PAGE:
- What are the permitted means of access? Pool lifts, sloped entries (ramps), transfer walls, transfer systems, or stairs. The criteria that each of these means of access must meet can be found in chapter 10, section 1009, of the revised ADA guidelines, a link can be found on the FSPA website. What type of means of access that must be used and how many means of access required, depend on the
- What are the swimming pool specific requirements? Both Title II and III entities are required to provide “accessible means of entry for pools.” Larger pools (greater than 300 linear feet of pool wall) require at least two means of access and smaller pools (less than 300 linear feet of pool wall) require at least one means of access. When providing only one means of access, it must either be a pool lift or sloped entry (ramp). Wave action pools, leisure rivers, sand bottom pools, and other pools where user access is limited to one area are not required to have more than one means of access provided that means is either a pool lift, a sloped entry, or a transfer system. Catch pools that have a catch pool edge on an accessible route are not required to provide a means of access.
- *Note: 1) The ADA recommends that when using more than one means of access, the means be different, i.e., a lift and a transfer wall, and be provided in different locations in the pool. 2) Pool walls at diving areas and areas along pool walls where there is no pool entry because of landscaping or adjacent structures are still to be counted when determining the linear feet of pool wall.
- What are the wading pool specific requirements? Both Title II and III entities are required to provide “accessible means of entry for wading pools.” Wading pools must have at least one means of access and that means must be a sloped entry (ramp). The sloped entry must extend to the deepest part of the wading pool, but it is not required to provide handrails.
- What are the spa specific requirements and how does the ADA apply to portable spas/hot tubs? The ADA does not distinguish between in-ground and portable spas. Both Title II and III entities that have any type of spa, in-ground or portable, are required to provide at least one “accessible means of entry.” The means of access can either be a lift, transfer wall, or transfer system. When spas are provided in a cluster (adjacent to each other) only one spa must provide a means of access. However, portable spas are not allowed in commercial facilities in Florida, per 64E-9, F.A.C.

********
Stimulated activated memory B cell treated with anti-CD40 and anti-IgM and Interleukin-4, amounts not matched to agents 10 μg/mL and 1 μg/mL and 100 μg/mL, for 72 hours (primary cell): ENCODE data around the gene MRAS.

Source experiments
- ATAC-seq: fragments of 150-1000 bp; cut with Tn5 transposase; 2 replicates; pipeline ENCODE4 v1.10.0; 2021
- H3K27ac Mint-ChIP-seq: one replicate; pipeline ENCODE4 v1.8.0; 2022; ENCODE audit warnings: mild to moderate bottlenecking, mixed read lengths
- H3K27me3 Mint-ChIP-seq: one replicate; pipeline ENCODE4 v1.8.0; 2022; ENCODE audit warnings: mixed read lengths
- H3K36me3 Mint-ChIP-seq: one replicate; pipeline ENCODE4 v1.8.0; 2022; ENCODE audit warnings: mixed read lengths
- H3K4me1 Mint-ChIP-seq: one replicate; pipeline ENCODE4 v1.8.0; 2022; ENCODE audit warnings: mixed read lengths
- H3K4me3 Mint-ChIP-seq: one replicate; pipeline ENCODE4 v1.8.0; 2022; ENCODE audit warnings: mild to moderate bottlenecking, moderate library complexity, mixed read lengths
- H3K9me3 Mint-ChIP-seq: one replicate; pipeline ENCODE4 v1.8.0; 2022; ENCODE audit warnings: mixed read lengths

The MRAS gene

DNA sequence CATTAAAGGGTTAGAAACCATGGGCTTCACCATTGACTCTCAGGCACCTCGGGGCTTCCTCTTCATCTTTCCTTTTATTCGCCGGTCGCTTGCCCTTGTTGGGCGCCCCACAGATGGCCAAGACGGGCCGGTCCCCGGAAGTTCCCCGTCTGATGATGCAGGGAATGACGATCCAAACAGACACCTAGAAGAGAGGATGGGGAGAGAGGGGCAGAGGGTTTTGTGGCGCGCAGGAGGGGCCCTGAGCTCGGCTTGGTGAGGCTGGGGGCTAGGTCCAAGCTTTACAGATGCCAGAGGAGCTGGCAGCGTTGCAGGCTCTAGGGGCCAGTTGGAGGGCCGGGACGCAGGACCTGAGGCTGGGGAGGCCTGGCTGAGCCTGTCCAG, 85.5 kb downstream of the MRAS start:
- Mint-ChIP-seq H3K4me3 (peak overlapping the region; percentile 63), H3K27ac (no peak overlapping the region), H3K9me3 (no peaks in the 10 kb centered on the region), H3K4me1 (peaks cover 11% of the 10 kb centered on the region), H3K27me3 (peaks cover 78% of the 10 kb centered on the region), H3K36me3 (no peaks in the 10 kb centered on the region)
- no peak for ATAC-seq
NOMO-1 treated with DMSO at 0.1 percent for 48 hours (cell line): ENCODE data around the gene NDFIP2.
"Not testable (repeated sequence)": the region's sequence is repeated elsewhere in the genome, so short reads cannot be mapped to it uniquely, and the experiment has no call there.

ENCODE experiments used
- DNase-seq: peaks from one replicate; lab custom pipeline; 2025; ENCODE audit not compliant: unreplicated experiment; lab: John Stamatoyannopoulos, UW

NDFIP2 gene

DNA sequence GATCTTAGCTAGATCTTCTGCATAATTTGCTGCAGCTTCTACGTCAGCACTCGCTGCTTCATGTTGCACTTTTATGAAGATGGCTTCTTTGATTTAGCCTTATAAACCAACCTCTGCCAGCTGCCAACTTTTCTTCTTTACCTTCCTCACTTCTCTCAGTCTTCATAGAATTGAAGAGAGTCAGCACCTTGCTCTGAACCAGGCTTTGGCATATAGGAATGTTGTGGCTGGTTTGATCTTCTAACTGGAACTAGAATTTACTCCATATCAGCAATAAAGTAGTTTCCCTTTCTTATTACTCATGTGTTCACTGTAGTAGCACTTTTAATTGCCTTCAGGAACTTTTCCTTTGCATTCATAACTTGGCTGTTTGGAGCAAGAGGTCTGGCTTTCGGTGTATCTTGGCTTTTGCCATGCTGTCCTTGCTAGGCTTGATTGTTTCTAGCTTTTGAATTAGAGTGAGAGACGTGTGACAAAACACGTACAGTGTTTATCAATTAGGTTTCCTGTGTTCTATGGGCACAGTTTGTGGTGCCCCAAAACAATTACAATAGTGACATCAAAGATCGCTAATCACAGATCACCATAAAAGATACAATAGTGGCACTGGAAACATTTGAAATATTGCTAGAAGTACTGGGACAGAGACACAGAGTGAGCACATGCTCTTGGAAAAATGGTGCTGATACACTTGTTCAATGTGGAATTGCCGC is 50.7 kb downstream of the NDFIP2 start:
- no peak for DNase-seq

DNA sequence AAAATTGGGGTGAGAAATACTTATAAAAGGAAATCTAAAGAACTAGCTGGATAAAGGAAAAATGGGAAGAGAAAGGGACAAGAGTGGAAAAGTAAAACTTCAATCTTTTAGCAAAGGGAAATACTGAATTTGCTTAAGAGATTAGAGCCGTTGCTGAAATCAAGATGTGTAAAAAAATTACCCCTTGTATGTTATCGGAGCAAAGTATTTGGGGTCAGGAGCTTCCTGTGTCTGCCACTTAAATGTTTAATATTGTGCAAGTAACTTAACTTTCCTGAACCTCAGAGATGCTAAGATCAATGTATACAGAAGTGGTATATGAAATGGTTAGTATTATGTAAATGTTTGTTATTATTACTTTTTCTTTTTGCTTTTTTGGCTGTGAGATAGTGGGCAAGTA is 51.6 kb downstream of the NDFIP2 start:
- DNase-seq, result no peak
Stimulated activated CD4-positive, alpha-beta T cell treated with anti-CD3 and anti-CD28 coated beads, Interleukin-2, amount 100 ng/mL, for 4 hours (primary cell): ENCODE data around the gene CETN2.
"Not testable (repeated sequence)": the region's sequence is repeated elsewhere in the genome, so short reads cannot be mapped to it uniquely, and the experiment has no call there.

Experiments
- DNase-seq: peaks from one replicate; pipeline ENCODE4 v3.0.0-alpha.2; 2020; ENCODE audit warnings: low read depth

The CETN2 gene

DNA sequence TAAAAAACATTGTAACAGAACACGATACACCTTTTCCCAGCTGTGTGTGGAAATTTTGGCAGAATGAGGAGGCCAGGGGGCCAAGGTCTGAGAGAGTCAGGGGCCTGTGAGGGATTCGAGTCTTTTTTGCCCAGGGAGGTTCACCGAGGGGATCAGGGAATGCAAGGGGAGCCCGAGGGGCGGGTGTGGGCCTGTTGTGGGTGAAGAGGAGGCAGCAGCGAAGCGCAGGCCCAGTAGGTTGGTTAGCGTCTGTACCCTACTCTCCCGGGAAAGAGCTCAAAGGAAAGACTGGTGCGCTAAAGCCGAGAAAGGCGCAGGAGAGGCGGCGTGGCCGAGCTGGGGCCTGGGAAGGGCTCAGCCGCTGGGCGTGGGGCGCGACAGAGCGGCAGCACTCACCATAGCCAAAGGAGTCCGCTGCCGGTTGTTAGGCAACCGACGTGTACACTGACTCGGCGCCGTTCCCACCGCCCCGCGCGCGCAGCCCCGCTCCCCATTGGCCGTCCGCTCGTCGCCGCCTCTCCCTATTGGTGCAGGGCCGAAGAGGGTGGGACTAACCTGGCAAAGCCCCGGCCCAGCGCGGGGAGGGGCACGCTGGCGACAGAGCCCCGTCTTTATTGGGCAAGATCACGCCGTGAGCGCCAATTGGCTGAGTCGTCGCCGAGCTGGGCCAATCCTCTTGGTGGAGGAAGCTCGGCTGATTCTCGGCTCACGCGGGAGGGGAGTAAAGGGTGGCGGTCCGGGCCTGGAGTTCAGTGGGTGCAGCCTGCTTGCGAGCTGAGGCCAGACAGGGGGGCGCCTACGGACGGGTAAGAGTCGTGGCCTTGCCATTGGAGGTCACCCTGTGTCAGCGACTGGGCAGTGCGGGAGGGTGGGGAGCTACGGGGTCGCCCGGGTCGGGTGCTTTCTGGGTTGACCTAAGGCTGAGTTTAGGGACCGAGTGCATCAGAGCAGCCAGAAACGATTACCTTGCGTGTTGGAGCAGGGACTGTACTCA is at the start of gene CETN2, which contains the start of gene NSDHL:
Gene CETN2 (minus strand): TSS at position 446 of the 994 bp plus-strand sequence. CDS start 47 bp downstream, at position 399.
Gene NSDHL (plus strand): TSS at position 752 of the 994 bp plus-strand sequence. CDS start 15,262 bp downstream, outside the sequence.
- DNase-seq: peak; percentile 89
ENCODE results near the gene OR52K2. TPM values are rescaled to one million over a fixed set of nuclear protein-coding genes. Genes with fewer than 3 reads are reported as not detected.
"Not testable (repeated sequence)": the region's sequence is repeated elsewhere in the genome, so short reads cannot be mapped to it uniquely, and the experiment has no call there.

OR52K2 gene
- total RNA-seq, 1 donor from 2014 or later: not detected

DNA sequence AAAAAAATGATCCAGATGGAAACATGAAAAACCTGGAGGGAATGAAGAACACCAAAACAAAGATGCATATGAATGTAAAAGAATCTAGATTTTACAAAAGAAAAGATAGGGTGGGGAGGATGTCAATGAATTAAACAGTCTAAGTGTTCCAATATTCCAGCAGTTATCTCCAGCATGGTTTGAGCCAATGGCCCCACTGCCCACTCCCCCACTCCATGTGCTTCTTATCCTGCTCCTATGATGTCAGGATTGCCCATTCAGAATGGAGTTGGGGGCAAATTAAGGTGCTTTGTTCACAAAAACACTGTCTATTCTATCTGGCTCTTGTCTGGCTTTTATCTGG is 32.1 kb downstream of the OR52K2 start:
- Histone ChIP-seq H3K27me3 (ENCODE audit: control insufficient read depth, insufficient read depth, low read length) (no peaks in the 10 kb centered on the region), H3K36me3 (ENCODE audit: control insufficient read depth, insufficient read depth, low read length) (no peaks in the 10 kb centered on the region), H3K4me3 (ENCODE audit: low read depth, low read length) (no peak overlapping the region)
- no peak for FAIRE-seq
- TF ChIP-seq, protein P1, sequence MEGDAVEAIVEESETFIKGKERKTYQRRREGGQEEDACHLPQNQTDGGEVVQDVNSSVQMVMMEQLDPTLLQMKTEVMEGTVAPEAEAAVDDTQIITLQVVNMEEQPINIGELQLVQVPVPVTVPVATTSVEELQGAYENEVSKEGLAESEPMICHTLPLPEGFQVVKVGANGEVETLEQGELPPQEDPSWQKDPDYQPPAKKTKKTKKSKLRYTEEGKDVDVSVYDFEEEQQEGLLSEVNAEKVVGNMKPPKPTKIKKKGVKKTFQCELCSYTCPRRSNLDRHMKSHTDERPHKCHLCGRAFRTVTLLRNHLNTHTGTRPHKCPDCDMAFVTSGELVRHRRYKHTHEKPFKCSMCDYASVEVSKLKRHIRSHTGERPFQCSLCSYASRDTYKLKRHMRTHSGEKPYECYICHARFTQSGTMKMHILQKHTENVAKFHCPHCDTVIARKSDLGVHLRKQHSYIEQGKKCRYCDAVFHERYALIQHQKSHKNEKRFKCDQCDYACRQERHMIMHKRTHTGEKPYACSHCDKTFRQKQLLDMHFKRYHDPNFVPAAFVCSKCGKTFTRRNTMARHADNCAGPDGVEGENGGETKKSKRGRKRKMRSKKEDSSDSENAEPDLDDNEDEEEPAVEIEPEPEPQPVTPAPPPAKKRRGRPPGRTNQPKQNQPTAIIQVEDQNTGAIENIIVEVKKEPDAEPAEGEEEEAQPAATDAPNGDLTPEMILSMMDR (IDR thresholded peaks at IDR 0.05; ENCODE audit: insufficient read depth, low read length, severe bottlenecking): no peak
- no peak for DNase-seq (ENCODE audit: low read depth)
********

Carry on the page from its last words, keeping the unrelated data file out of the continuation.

- Are there service requirements for ADA equipment? Yes, mandated features must be maintained in working order. The regulations provide a “Maintenance of Accessible Features” provision which states that “a public accommodation shall maintain in operable working condition those features of facilities and equipment that are required to be readily accessible to and usable by persons with disabilities.”
- How will these requirements be enforced? Enforcement will vary from state to state, but does not change the fact this is the law. Direct action against noncompliant facilities may be taken by local building or health officials enforcing state or health building codes that reference the new guidelines. Individuals may also file civil lawsuits against noncompliant facilities. Indirect enforcement can occur
when a local government becomes ineligible for a federal grant unless all facilities are in compliance.
(the addendum is additional Q&A's that are not listed here, please read!)